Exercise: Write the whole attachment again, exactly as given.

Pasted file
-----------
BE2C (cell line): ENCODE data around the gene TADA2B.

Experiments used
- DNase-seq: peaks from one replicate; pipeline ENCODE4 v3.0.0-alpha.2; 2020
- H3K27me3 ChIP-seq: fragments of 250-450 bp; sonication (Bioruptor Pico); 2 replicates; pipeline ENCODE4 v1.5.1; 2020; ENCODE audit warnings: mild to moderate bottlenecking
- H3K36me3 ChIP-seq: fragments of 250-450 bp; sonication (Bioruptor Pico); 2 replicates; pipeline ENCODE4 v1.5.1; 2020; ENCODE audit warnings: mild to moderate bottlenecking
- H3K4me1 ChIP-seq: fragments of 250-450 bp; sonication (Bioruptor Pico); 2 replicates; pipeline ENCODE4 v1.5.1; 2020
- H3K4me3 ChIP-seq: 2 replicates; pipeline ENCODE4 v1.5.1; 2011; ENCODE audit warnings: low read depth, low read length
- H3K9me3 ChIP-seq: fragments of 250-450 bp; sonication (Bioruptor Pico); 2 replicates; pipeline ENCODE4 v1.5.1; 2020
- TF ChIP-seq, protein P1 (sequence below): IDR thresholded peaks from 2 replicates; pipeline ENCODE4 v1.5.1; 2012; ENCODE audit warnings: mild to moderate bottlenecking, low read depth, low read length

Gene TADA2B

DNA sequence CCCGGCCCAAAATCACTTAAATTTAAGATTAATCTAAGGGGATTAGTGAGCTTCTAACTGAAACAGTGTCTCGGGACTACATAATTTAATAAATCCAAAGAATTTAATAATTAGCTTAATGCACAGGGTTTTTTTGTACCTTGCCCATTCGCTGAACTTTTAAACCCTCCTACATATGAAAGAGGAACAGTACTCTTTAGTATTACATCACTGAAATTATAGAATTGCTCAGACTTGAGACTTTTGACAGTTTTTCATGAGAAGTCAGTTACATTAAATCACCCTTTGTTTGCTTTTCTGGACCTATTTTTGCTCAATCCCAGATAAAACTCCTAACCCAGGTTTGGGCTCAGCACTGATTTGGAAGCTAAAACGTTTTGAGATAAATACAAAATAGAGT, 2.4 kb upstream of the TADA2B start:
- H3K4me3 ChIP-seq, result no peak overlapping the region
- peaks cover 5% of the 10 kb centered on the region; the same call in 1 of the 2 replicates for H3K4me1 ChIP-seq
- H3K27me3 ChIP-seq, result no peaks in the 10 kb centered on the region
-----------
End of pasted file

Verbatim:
BE2C (cell line): ENCODE data around the gene TADA2B.

Experiments used
- DNase-seq: peaks from one replicate; pipeline ENCODE4 v3.0.0-alpha.2; 2020
- H3K27me3 ChIP-seq: fragments of 250-450 bp; sonication (Bioruptor Pico); 2 replicates; pipeline ENCODE4 v1.5.1; 2020; ENCODE audit warnings: mild to moderate bottlenecking
- H3K36me3 ChIP-seq: fragments of 250-450 bp; sonication (Bioruptor Pico); 2 replicates; pipeline ENCODE4 v1.5.1; 2020; ENCODE audit warnings: mild to moderate bottlenecking
- H3K4me1 ChIP-seq: fragments of 250-450 bp; sonication (Bioruptor Pico); 2 replicates; pipeline ENCODE4 v1.5.1; 2020
- H3K4me3 ChIP-seq: 2 replicates; pipeline ENCODE4 v1.5.1; 2011; ENCODE audit warnings: low read depth, low read length
- H3K9me3 ChIP-seq: fragments of 250-450 bp; sonication (Bioruptor Pico); 2 replicates; pipeline ENCODE4 v1.5.1; 2020
- TF ChIP-seq, protein P1 (sequence below): IDR thresholded peaks from 2 replicates; pipeline ENCODE4 v1.5.1; 2012; ENCODE audit warnings: mild to moderate bottlenecking, low read depth, low read length

Gene TADA2B

DNA sequence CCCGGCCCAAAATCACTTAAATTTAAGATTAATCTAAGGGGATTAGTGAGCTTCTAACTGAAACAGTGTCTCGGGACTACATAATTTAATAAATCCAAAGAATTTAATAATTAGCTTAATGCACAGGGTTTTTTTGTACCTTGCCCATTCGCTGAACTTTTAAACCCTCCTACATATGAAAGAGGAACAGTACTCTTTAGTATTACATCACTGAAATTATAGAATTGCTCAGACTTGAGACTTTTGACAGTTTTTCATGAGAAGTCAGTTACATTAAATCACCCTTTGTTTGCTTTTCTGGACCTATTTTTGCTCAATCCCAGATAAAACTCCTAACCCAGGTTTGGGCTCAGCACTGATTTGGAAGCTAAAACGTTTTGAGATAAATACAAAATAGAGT, 2.4 kb upstream of the TADA2B start:
- H3K4me3 ChIP-seq, result no peak overlapping the region
- peaks cover 5% of the 10 kb centered on the region; the same call in 1 of the 2 replicates for H3K4me1 ChIP-seq
- H3K27me3 ChIP-seq, result no peaks in the 10 kb centered on the region